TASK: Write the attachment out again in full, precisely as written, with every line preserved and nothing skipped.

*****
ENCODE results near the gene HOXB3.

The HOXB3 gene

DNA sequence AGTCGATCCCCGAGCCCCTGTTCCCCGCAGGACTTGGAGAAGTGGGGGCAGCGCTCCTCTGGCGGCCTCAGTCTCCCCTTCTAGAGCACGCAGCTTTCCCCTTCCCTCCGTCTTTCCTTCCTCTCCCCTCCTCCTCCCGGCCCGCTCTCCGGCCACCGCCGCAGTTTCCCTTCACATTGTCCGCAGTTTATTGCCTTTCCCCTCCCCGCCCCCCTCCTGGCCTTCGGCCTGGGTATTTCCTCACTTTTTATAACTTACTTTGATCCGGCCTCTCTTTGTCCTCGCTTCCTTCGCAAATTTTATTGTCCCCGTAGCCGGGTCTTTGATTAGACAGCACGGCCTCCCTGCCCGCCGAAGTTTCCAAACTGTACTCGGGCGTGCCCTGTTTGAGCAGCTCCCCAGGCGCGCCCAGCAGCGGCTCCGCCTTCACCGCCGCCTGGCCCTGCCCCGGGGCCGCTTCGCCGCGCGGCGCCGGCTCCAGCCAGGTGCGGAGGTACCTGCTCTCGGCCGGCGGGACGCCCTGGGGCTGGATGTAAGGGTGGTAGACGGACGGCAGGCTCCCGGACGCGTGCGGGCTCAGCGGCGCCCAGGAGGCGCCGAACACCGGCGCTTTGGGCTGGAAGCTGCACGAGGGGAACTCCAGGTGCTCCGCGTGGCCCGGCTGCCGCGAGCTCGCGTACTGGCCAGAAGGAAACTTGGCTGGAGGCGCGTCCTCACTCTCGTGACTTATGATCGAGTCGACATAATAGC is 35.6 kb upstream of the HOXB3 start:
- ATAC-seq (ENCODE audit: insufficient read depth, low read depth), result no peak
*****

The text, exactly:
ENCODE results near the gene HOXB3.

The HOXB3 gene

DNA sequence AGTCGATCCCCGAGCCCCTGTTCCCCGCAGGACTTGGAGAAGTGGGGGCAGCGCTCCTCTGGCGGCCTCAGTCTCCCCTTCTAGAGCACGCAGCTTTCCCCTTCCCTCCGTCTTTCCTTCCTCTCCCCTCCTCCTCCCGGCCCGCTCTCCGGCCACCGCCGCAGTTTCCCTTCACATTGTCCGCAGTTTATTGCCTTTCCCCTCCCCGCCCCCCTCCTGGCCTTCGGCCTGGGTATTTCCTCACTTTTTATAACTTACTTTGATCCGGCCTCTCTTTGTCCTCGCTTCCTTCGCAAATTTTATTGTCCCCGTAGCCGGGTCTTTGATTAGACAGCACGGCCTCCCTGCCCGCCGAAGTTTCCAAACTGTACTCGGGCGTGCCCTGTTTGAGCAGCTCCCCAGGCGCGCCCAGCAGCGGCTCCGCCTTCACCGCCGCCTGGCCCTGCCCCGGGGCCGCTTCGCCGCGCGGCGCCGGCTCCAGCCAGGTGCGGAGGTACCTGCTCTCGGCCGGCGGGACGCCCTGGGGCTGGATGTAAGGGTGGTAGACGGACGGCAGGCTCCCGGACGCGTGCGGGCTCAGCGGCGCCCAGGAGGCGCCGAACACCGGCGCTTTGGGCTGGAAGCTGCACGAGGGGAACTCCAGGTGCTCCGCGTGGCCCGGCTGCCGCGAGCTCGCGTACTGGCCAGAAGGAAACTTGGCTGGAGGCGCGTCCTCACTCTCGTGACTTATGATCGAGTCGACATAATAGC is 35.6 kb upstream of the HOXB3 start:
- ATAC-seq (ENCODE audit: insufficient read depth, low read depth), result no peak